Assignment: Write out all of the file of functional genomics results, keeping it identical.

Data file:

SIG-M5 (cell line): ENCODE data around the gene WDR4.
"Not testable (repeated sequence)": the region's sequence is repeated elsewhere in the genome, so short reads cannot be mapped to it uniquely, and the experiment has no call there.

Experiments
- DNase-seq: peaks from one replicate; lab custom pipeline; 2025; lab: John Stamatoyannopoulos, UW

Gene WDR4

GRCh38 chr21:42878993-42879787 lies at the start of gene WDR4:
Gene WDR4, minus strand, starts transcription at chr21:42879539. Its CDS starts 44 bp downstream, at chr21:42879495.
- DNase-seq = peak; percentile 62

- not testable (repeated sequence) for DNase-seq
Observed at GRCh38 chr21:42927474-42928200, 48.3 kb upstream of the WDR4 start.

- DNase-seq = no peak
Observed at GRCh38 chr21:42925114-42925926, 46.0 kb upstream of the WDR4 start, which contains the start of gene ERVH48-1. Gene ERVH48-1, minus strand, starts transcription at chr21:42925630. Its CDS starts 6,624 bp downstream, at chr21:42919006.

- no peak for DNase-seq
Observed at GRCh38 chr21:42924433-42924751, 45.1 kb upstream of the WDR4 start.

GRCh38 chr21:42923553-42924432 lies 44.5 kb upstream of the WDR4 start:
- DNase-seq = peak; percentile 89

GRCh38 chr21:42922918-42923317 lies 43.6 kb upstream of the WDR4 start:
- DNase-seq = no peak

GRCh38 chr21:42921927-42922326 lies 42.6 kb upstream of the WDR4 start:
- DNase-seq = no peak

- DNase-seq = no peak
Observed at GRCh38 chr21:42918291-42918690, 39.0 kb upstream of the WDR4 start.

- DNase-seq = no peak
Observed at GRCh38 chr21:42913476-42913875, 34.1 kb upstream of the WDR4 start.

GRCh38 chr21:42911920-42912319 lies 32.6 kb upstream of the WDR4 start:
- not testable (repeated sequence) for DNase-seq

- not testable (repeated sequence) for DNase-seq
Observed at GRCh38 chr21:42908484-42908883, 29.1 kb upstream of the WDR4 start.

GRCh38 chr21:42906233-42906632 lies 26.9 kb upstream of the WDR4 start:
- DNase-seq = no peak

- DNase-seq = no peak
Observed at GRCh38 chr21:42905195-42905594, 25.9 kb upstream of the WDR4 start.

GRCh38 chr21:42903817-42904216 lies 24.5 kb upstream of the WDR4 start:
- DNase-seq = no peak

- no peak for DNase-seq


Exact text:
SIG-M5 (cell line): ENCODE data around the gene WDR4.
"Not testable (repeated sequence)": the region's sequence is repeated elsewhere in the genome, so short reads cannot be mapped to it uniquely, and the experiment has no call there.

Experiments
- DNase-seq: peaks from one replicate; lab custom pipeline; 2025; lab: John Stamatoyannopoulos, UW

Gene WDR4

GRCh38 chr21:42878993-42879787 lies at the start of gene WDR4:
Gene WDR4, minus strand, starts transcription at chr21:42879539. Its CDS starts 44 bp downstream, at chr21:42879495.
- DNase-seq = peak; percentile 62

- not testable (repeated sequence) for DNase-seq
Observed at GRCh38 chr21:42927474-42928200, 48.3 kb upstream of the WDR4 start.

- DNase-seq = no peak
Observed at GRCh38 chr21:42925114-42925926, 46.0 kb upstream of the WDR4 start, which contains the start of gene ERVH48-1. Gene ERVH48-1, minus strand, starts transcription at chr21:42925630. Its CDS starts 6,624 bp downstream, at chr21:42919006.

- no peak for DNase-seq
Observed at GRCh38 chr21:42924433-42924751, 45.1 kb upstream of the WDR4 start.

GRCh38 chr21:42923553-42924432 lies 44.5 kb upstream of the WDR4 start:
- DNase-seq = peak; percentile 89

GRCh38 chr21:42922918-42923317 lies 43.6 kb upstream of the WDR4 start:
- DNase-seq = no peak

GRCh38 chr21:42921927-42922326 lies 42.6 kb upstream of the WDR4 start:
- DNase-seq = no peak

- DNase-seq = no peak
Observed at GRCh38 chr21:42918291-42918690, 39.0 kb upstream of the WDR4 start.

- DNase-seq = no peak
Observed at GRCh38 chr21:42913476-42913875, 34.1 kb upstream of the WDR4 start.

GRCh38 chr21:42911920-42912319 lies 32.6 kb upstream of the WDR4 start:
- not testable (repeated sequence) for DNase-seq

- not testable (repeated sequence) for DNase-seq
Observed at GRCh38 chr21:42908484-42908883, 29.1 kb upstream of the WDR4 start.

GRCh38 chr21:42906233-42906632 lies 26.9 kb upstream of the WDR4 start:
- DNase-seq = no peak

- DNase-seq = no peak
Observed at GRCh38 chr21:42905195-42905594, 25.9 kb upstream of the WDR4 start.

GRCh38 chr21:42903817-42904216 lies 24.5 kb upstream of the WDR4 start:
- DNase-seq = no peak

- no peak for DNase-seq